• Yes. I’ve been thinking about it more and more overnight. Especially about the bizarre things that Erin does. My grasp of human psychology is weak, but I think that what looks like entitled behaviour, or worse, inadequate plotting, is a form of displacement, a way of not thinking about what is going to happen.
      But also, a longer bow, perhaps…
      I taught a foster child once, a little girl of 8, who did the most awful disgusting things in her foster homes, and she lasted less and less time at each one. I was only in my middle twenties so I was horrified, but the social worker told me it was because the child, far from wanting to be on her best behaviour, knew that the foster parents who said they loved her like their own children, would only do that until she did the wrong thing and then they would send her back. Unlike the love of their own children which was unconditional, their love for her was conditional. At the age of 8 she had learned that so she thought, consciously or unconsciously, that she might as well be really naughty and get it over and done with and be sent back to state care.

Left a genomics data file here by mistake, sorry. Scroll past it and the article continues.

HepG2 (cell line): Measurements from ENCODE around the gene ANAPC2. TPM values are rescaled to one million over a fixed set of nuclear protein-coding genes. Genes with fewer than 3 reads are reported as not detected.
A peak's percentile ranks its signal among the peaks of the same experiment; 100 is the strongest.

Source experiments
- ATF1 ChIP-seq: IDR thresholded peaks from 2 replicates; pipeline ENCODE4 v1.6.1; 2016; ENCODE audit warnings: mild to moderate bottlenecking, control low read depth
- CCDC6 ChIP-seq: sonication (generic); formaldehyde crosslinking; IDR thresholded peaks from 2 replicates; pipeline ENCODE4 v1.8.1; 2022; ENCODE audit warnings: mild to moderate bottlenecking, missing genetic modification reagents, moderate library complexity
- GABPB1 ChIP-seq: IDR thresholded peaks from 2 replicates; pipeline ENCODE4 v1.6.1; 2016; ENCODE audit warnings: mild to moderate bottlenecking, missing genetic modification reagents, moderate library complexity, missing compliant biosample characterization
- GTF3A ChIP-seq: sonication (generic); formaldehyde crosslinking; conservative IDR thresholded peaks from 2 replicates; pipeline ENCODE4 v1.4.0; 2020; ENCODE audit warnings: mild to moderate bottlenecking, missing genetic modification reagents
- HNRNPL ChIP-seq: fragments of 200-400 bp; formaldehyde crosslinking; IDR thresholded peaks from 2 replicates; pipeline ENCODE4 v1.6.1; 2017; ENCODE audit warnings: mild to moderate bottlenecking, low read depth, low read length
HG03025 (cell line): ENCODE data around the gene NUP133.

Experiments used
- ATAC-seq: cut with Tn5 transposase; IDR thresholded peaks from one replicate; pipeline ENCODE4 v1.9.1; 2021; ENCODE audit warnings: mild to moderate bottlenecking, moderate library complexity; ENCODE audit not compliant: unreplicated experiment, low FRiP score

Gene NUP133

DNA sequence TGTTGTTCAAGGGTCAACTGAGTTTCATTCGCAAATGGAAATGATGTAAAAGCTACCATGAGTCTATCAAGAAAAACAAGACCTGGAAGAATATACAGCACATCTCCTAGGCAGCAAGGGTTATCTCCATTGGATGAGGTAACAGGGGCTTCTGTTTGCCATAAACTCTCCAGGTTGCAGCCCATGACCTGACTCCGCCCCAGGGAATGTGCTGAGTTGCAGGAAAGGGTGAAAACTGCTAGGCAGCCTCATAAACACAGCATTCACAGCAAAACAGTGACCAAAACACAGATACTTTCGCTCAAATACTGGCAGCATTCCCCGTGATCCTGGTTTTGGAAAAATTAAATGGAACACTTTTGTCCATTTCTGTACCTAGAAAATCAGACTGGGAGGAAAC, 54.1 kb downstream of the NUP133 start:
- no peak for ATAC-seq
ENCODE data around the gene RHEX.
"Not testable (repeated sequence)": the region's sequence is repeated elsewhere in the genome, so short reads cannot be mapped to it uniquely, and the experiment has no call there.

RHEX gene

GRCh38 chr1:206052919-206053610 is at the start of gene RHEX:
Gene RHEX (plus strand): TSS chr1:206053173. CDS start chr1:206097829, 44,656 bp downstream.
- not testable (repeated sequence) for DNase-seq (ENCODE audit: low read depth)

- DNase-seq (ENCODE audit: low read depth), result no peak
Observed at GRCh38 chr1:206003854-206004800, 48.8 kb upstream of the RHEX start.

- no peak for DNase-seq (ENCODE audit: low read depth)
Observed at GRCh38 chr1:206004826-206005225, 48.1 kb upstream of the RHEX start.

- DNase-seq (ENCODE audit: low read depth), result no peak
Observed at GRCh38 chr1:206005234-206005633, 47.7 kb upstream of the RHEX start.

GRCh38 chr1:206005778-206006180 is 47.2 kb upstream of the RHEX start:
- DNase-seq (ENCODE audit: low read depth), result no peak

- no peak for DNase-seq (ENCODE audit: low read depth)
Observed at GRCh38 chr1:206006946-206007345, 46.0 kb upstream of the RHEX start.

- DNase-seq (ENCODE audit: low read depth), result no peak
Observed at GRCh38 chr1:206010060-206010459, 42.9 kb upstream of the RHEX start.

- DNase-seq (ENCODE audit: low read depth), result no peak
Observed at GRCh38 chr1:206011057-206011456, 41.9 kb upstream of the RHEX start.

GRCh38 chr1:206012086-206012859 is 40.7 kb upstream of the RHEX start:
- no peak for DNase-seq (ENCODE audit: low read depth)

So the self-destructive behaviour is a way of bringing on the inevitable: Erin’s going to lose her mother’s love on Tuesday so she may as well be awful and get it over and done with now. Similarly, the self-harm is a way of testing to see if there is anyone else who is going to look after her once her mother is gone.
      I’m going to add these overnight thoughts as a postscript…

      Liked by 2 people

  2. Seems I need to add this to my reading list immediately!

    I’ll reserve my comments on assisted dying – as someone who works frequently with people in palliative care, and with people living with terminal illness, I find the detail of the legislation not so clear cut. And, by design, it leaves out one terminal illness that many people would say they don’t want to ever live with (Dementia).

    Like

    • Ah yes, those of us following the debate over Victoria’s law know that it’s a flawed piece of legislation. On the one hand I think it’s a miracle it got through at all, and I fear that any attempt to improve it runs the risk of repeal. On the other, it doesn’t deal with dementia and it doesn’t deal with the fundamental issue, which is the same as a woman’s right to choose. It’s not anybody’s else’s right to decide, IMO.
      Did you read Steve Amsterdam’s The Easy Way Out? The title is ironic…

      Like